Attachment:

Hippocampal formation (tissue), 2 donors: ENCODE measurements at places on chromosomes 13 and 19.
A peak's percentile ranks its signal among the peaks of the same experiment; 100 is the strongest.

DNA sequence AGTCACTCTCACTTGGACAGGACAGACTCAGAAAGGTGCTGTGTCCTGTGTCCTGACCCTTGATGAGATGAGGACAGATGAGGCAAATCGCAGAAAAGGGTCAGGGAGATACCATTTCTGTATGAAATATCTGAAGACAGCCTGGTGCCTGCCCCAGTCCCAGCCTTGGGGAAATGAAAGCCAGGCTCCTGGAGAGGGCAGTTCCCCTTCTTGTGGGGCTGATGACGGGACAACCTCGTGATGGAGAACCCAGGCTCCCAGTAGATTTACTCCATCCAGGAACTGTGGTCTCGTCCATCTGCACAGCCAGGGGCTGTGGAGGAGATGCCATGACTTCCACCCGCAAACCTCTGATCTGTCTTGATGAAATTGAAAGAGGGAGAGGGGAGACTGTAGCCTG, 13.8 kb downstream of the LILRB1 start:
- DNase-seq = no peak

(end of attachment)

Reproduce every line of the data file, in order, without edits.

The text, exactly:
Hippocampal formation (tissue), 2 donors: ENCODE measurements at places on chromosomes 13 and 19.
A peak's percentile ranks its signal among the peaks of the same experiment; 100 is the strongest.

DNA sequence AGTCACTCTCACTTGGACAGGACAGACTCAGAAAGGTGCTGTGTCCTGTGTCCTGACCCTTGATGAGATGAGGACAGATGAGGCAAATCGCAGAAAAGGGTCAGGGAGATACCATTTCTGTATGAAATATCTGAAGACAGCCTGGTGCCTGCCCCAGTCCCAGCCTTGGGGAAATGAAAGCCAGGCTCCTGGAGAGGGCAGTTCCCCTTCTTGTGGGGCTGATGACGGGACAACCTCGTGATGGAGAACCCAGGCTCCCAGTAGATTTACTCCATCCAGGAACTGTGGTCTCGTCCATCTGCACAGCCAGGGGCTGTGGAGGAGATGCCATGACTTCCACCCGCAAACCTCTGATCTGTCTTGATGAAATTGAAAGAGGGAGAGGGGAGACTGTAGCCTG, 13.8 kb downstream of the LILRB1 start:
- DNase-seq = no peak